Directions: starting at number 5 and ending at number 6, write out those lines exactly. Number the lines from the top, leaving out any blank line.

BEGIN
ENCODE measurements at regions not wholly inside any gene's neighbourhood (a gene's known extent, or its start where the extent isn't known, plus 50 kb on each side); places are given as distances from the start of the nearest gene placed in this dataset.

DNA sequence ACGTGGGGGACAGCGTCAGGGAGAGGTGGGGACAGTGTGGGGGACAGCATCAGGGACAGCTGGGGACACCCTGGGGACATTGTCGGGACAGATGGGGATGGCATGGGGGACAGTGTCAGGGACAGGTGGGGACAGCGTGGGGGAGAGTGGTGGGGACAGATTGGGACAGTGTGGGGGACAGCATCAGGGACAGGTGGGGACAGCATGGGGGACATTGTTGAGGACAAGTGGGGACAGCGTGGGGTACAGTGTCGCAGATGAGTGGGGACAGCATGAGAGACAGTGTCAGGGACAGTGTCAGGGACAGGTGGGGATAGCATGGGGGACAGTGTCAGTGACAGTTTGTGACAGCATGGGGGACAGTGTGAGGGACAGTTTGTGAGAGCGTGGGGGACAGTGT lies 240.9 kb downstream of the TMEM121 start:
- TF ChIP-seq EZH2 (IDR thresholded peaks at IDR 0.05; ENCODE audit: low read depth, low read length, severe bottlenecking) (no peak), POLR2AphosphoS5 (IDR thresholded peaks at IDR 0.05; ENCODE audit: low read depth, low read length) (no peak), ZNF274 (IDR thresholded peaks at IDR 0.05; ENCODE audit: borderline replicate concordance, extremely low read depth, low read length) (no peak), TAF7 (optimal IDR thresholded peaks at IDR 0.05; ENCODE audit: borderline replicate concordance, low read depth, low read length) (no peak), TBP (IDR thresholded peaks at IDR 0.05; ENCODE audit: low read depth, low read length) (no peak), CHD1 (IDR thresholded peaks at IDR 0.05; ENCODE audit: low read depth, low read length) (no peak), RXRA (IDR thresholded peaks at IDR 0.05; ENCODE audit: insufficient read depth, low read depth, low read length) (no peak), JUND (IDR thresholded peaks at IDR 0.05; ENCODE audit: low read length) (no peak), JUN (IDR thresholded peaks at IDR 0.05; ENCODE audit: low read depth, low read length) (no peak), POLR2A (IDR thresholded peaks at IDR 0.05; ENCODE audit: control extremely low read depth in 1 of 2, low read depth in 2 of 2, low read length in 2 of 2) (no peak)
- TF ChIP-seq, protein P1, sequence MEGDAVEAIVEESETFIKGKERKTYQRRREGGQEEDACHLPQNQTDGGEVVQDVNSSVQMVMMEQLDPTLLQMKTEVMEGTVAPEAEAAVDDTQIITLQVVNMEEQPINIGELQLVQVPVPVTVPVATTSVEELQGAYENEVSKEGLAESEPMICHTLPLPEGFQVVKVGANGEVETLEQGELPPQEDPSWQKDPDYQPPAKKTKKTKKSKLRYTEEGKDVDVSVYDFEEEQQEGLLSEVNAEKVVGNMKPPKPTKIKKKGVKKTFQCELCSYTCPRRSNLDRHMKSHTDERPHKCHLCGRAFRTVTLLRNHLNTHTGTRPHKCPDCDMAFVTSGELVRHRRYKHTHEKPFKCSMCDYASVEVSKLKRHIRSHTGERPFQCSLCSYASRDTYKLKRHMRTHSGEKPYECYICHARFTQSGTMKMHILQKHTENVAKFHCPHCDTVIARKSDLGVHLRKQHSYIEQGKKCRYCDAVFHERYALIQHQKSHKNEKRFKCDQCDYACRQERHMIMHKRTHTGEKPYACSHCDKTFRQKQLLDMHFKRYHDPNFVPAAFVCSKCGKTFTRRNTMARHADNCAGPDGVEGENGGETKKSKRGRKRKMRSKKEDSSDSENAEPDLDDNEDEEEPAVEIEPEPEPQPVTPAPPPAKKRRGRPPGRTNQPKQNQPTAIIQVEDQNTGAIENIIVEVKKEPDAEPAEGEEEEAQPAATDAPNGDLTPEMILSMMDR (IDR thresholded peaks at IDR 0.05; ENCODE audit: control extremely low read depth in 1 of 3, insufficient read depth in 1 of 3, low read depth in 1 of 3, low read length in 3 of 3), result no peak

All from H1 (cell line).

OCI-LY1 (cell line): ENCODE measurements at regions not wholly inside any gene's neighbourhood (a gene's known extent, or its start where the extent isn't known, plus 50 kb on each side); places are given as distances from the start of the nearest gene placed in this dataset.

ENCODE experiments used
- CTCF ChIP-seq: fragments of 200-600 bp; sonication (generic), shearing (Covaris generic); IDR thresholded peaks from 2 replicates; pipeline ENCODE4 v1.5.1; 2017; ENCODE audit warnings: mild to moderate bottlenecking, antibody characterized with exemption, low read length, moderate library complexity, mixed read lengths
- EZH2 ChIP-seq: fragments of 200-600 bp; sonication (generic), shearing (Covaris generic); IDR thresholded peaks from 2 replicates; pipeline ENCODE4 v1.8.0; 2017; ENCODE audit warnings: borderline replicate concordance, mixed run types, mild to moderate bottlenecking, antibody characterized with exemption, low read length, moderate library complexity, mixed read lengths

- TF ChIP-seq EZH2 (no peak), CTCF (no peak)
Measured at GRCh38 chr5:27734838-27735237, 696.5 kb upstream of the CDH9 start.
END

All from H1 (cell line).

OCI-LY1 (cell line): ENCODE measurements at regions not wholly inside any gene's neighbourhood (a gene's known extent, or its start where the extent isn't known, plus 50 kb on each side); places are given as distances from the start of the nearest gene placed in this dataset.